Relativity Media via Everett Collection
It seems only fair to mention that growing up, I was terrified of mirrors. Couldn't look at them, couldn't sleep with them in the room, could barely even think about them for fear of conjuring up the darkest conceivable images of what might be living on the other side of their nefarious glass faces. So, yes, I might have been an easy mark when it came to Oculus. But even without lingering childhood phobias, you won't walk away from the film free of tremors. Even more impressively, those looking for something meatier than a few jump scares won't be disappointed either.
Oculus paints itself with a long, coarse, hyperactive mythology, granting us a "history" of the demonic mirror in question that dates back to centuries and abounds many questions. But really, the conceit is simple: it's a mirror that f**ks with people. It makes you see things, makes you think things, and makes you do things you wouldn't ordinarily. It ruined the lives of two children when it corrupted and killed their parents (Katee Sackhoff and Rory Cochrane), and threatens to finish the deed when the estranged siblings reunite in adulthood to enact revenge. Tim (Brenton Thwaites) has spent the past decade in a mental hospital, chalking up the supernatural nightmares of his childhood to psychiatric delusions. His sister Kaylie (Karen Gillan), the "together one" with a job and a fiancé, has spent her time tracking down the haunted antique to do away with it once and for all. Back in their old house with the mirror in her possession, Kaylie sets her meticulously constructed plan into action, with a reluctant Tim in tow.
And yes, obviously, everything goes awry.
Relativity Media via Everett Collection
The mirror's grasp on the minds of its victims exhibits an impressive imagination in writer/director Mike Flanagan. Oculus doesn't hit us with a long supply of ghoulish figures, opting instead for haunting mind games that really land in the construction of an unsettling aura: because of the nature of the mirror's powers, we never know if and when what we're seeing is real. It's not a particularly new conceit for horror or thriller, but it's one that works well. Especially when you're engaged with the people suffering through this tormenting reality.
And we are. The horror of the movie isn't relegated to the mirror's demonic trickery. The far more interesting material exists between the emotionally distant siblings. While Kaylie clings to the only companion she has in the trauma that tore her family apart, Tim wants to leave his nightmares behind him, and perhaps his sister as well. Jumping between flashbacks and the current timeline, Oculus plays with relationships in a terrific way: those between parent and child, husband and wife, brother and sister, and — most importantly — past and present selves.
Oculus is far from a "fun" movie, but it does seem to be playing a few games with its ideas — the ideas inherent in the malleability of perception, or the delicateness of relationships. Although it doesn't quite deliver in its conclusion, Oculus works through its premise with aplomb. While it might well have gotten away with the concept of a "spooky mirror" just fine, it opts instead to tackle many of the concepts that horror was invented to explore. And the result isn't just interesting, it's genuinely scary.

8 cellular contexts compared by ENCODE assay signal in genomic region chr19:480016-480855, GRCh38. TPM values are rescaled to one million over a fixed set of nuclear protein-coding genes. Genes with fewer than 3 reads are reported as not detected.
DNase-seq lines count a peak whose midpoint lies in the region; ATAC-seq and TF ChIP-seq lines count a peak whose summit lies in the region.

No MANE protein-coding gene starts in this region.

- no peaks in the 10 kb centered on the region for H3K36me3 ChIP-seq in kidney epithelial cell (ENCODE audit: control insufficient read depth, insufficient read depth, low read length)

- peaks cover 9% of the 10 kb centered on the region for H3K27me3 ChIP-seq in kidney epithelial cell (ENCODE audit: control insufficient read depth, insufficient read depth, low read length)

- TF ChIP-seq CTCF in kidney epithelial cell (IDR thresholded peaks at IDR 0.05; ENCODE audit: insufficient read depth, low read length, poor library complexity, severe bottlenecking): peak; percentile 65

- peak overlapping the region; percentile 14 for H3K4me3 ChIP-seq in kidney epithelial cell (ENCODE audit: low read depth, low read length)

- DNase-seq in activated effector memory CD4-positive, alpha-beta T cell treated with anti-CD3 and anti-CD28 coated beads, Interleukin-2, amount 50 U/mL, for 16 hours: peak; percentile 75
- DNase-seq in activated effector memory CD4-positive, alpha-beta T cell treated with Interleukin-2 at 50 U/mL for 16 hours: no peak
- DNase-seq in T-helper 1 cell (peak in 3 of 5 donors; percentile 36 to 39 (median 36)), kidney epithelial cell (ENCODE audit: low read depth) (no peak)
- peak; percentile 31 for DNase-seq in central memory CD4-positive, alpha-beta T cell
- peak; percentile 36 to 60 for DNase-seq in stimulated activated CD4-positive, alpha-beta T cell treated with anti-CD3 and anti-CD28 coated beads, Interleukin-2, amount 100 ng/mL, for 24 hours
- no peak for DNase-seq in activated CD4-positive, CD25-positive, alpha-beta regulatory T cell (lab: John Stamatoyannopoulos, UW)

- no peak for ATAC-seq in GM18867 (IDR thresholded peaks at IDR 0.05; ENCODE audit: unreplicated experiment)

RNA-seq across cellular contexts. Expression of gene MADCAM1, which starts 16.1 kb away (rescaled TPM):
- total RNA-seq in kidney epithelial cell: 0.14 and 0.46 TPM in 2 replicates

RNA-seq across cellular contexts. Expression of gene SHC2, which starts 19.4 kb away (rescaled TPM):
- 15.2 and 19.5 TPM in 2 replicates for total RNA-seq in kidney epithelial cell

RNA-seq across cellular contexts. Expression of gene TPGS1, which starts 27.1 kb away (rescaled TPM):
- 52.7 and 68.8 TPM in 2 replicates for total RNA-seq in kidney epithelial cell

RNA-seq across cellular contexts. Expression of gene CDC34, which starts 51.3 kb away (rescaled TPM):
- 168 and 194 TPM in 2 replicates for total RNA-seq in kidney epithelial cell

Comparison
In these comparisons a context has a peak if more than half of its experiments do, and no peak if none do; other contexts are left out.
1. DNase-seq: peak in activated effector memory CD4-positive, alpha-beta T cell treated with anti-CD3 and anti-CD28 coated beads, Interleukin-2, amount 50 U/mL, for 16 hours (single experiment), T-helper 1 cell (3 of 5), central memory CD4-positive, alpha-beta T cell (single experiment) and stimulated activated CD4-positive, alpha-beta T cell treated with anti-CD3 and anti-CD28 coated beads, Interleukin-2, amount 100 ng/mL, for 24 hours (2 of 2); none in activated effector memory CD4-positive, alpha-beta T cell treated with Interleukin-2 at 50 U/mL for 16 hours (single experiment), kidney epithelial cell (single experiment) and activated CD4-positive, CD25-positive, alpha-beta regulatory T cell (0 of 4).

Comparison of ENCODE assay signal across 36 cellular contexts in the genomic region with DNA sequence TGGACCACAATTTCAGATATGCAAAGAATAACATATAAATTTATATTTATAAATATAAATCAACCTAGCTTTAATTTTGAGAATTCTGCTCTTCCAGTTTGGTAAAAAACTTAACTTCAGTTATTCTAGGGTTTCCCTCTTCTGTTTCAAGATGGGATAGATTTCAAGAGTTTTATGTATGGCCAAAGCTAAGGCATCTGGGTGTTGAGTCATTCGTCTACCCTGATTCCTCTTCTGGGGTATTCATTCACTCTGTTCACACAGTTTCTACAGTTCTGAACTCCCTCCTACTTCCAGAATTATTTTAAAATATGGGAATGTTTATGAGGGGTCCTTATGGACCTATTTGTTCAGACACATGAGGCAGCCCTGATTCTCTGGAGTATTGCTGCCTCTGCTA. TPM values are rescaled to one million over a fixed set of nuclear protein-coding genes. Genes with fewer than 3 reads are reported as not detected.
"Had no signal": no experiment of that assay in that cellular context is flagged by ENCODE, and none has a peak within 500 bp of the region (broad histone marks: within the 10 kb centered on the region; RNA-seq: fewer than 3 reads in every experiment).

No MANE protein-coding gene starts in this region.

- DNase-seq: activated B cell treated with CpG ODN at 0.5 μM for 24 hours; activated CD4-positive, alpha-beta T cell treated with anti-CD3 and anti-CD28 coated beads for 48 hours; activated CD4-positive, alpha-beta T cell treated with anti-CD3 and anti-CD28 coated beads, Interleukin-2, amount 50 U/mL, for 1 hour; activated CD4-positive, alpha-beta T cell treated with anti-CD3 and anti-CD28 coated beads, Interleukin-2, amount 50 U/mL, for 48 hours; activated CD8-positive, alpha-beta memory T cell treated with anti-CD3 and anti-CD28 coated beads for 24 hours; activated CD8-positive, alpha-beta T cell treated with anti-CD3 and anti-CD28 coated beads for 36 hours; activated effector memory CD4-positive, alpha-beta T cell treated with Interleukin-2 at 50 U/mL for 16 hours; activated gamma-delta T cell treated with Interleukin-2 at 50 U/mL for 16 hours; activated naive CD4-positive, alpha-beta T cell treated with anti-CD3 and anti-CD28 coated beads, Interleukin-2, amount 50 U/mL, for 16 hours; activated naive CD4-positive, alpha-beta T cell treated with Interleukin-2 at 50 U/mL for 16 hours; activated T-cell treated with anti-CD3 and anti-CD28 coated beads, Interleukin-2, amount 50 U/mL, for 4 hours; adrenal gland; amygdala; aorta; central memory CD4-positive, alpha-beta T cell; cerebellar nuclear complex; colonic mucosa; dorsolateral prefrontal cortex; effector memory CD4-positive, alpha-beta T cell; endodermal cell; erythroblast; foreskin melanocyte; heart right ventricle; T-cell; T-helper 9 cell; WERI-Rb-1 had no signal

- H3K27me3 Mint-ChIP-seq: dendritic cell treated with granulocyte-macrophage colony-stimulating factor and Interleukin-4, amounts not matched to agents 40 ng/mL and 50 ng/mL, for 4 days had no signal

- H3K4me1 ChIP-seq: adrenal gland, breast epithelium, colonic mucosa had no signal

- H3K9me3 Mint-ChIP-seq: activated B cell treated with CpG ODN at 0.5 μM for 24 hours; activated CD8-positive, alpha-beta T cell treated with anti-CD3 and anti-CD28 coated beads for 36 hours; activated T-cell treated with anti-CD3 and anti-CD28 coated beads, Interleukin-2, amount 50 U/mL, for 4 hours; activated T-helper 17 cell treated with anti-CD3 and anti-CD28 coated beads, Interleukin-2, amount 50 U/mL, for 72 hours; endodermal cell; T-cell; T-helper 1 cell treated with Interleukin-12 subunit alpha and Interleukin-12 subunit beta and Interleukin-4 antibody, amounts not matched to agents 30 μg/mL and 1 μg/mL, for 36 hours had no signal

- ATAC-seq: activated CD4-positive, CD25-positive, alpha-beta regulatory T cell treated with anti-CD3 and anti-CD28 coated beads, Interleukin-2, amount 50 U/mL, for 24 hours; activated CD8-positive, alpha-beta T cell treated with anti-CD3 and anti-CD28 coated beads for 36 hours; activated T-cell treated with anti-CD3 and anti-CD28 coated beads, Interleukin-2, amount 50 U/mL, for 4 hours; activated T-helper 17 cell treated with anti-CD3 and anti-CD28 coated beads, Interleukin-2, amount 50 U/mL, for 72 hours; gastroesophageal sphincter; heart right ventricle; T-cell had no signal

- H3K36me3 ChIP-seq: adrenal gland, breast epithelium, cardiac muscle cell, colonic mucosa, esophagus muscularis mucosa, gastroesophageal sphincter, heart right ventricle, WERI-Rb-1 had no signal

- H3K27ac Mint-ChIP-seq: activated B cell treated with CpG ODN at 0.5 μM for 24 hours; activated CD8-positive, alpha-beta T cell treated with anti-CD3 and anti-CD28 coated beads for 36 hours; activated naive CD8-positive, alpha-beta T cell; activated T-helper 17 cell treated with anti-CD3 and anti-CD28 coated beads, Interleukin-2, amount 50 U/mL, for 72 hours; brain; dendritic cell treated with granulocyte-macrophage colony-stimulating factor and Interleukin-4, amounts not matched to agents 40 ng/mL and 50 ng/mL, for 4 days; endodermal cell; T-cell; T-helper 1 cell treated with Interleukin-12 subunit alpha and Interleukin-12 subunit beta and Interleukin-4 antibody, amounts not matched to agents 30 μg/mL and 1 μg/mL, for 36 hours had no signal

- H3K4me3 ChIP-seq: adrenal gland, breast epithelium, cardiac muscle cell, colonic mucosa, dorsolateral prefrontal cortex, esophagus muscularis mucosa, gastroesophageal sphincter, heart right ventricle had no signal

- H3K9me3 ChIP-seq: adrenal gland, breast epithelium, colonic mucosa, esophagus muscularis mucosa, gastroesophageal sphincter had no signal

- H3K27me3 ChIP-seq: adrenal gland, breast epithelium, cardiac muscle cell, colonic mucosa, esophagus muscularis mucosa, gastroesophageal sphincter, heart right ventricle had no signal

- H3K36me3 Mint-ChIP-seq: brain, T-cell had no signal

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The sequel centers around an aspiring cartoonist named Tim Avery (Jamie Kennedy) who happens upon that magical mischievous mask from the original. After a whirlwind romantic night wearing the mask he gets his wife pregnant and nine months later boom! Little Alvey is born. But this is no ordinary baby. Seems he has inherited all the mask's powers and causes unimaginable amounts of mayhem for Tim. At the same time the Norse God of Mischief Loki (Alan Cumming) has come looking for his mask and will do whatever it takes to get it back. But wait there's more. The family's jealous dog also gets his paws on the mask and uses it for his own personal toy--as well as a ploy to get back at Alvey. Oh the insanity! The plot is stretched at best and lacks any of the charm of the Jim Carrey original.
Along with an abysmal story the performances are equally banal. Jamie Kennedy (Malibu's Most Wanted) who is best known for his off-the-wall characters is ill-suited as Tim never quite pulling off the new father thing much less a husband with a steady job. The usually stellar Alan Cumming (X2: X-Men United) takes Loki way over the top with the heavy eye-makeup and wild hair while his relationship with his father Odin--played loudly by Bob Hoskins--is sorely out of place. Alvey is a pretty cute kid however played by twins Liam and Ryan Falconer. And as his mom Traylor Howard (Me Myself and Irene) is sweet and awfully patient as Tim's wife--and who is also blissfully unaware her son can be a mischievous devil. You'd think she'd pick up on it when the baby blows his head up like a giant balloon but hey who knows?
While Son of the Mask does attempt to create Looney Tunes-ish eye candy director Lawrence Guterman (Cats & Dogs) seems to have forgotten how to effectively mix computer animation with live action especially with the digital Alvey. In the old days it would be equivalent to seeing all the strings and levers. Maybe we are used to perfection when it comes to CGI. We expect it all to look real. But in Son of the Mask the baby's face is so weirdly distorted it's scary. Also what made the original so fun was the mask itself. When Carrey cavorted around wearing it there were big musical numbers and wild antics. In Son it's the dog who wears the mask the most. Doesn't really have the same effect.